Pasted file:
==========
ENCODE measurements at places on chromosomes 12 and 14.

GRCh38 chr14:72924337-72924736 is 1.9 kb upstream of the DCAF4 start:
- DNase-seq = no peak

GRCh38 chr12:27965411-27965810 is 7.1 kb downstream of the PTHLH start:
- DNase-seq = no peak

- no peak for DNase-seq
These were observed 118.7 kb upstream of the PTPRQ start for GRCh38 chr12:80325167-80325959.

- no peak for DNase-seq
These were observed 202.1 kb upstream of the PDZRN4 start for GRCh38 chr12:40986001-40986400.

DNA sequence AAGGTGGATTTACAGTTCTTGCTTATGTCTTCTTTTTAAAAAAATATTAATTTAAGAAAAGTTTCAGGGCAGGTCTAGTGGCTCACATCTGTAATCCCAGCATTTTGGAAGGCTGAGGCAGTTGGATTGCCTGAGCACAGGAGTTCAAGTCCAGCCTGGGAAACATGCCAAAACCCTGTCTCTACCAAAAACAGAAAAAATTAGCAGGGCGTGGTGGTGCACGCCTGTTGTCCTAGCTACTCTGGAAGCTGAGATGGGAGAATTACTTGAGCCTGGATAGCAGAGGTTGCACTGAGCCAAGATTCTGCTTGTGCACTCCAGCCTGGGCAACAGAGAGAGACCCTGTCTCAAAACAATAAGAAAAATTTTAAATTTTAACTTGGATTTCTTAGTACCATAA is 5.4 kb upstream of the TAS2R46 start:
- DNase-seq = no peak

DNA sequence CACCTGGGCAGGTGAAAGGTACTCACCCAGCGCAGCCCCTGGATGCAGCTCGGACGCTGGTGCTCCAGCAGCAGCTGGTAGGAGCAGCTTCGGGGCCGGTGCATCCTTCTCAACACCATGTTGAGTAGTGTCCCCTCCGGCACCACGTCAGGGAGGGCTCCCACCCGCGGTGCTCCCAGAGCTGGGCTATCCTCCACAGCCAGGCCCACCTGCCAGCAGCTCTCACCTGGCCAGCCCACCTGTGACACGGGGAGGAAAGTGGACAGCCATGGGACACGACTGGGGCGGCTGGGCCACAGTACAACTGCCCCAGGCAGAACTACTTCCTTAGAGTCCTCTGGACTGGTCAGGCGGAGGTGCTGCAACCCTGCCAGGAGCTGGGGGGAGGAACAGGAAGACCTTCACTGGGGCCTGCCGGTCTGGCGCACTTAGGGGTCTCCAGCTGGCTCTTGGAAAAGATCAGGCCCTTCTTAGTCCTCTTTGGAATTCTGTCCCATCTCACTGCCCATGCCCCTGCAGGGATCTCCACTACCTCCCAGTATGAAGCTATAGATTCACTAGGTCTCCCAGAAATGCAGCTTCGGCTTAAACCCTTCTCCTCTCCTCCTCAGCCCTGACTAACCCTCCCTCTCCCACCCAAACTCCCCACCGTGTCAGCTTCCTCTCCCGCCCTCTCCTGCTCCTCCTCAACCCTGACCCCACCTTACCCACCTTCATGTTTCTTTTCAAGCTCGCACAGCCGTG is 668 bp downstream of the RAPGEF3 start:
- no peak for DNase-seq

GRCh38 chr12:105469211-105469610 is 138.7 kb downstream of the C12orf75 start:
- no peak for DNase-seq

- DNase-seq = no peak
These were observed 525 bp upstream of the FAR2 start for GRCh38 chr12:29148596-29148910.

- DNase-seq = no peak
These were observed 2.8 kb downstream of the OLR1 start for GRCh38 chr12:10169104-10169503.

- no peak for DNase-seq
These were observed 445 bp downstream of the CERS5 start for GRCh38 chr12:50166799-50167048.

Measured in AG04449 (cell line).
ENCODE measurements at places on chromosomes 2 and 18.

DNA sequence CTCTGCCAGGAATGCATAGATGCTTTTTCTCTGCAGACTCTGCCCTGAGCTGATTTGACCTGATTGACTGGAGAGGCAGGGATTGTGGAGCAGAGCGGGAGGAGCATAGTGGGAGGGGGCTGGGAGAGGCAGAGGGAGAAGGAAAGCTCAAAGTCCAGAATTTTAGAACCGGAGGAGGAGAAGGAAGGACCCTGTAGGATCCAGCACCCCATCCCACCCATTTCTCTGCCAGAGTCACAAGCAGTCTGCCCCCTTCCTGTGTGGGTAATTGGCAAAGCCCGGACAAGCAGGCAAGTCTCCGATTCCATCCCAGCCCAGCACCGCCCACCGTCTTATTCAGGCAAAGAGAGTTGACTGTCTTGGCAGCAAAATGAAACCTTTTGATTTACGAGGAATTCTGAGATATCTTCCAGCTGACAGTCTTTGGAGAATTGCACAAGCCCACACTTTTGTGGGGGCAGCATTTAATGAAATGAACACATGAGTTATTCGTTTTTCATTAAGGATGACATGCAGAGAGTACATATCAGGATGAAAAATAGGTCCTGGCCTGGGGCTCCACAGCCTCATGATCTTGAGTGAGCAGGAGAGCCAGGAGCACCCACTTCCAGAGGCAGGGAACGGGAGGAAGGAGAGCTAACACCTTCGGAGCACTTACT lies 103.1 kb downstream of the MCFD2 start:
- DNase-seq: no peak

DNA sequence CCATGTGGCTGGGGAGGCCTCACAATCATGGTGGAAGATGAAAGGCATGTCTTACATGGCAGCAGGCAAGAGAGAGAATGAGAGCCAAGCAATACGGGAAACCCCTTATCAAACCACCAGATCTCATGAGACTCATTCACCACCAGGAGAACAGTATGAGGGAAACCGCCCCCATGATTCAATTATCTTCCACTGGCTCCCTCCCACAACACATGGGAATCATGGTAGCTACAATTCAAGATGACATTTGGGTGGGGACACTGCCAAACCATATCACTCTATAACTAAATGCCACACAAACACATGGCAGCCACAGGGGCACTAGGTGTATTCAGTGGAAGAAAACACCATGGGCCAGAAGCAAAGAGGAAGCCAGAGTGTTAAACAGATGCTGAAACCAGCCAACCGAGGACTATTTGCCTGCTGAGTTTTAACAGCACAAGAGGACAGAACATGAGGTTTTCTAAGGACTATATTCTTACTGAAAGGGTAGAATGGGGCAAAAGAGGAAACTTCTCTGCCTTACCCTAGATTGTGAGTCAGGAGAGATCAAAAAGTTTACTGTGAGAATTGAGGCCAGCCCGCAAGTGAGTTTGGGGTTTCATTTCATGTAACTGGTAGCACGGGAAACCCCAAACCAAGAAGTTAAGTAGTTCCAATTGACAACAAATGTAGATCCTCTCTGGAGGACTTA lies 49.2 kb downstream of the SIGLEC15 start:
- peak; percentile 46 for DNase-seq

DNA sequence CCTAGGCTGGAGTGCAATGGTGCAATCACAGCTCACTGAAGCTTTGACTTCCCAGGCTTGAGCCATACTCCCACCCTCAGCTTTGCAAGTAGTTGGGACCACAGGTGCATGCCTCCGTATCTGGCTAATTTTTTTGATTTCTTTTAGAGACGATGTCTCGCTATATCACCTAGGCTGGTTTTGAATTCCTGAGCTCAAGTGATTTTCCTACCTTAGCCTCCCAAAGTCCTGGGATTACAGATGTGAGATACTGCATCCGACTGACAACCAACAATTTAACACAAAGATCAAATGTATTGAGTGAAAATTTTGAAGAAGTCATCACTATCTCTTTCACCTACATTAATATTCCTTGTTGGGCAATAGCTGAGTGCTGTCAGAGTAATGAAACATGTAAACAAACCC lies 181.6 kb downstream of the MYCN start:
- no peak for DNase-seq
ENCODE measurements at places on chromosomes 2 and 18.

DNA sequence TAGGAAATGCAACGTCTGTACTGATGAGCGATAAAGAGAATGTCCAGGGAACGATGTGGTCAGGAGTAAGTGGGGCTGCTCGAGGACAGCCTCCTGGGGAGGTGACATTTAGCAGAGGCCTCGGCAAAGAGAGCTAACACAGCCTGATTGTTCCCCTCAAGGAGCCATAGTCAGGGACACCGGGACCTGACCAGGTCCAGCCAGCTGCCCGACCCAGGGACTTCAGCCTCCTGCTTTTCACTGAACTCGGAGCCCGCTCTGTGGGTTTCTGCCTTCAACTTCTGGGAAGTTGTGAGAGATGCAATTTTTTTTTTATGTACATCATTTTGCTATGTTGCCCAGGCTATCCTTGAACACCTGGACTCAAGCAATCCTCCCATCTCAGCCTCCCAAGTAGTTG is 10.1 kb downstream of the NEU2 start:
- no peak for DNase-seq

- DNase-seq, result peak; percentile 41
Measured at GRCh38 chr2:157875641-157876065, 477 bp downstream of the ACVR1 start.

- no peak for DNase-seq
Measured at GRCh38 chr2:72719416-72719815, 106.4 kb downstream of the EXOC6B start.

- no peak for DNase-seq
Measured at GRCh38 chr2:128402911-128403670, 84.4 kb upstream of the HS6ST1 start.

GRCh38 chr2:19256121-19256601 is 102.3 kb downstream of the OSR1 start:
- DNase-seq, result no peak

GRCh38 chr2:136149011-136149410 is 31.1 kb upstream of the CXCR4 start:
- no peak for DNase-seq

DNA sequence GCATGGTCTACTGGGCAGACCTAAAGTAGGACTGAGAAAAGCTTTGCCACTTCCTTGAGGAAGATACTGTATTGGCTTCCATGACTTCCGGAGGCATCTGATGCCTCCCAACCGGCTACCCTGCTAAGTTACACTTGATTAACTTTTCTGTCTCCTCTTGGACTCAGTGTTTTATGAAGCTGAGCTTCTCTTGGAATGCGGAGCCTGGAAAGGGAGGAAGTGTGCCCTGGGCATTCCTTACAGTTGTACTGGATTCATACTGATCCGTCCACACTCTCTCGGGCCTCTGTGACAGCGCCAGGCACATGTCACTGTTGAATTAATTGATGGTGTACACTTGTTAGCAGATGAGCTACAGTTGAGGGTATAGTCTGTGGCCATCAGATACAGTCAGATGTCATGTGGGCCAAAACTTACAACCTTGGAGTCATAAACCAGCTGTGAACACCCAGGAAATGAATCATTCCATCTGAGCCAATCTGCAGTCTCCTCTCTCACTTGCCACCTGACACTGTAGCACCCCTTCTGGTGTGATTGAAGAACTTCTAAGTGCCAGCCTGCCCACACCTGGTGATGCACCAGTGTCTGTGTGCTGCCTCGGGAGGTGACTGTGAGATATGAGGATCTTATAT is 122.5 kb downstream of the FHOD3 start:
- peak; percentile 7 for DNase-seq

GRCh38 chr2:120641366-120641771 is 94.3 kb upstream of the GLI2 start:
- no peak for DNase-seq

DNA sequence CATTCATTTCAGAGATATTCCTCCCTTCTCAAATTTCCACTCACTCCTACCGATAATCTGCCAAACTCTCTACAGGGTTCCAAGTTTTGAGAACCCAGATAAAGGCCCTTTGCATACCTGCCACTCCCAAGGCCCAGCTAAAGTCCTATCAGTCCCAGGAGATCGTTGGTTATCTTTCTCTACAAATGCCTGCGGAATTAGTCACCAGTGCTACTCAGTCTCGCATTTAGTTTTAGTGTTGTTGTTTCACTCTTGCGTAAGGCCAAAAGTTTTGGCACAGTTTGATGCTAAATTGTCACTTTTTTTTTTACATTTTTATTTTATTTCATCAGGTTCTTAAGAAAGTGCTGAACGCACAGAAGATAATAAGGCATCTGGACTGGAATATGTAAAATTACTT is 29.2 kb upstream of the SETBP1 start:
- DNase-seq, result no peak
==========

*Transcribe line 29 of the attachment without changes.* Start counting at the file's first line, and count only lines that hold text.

- no peak for DNase-seq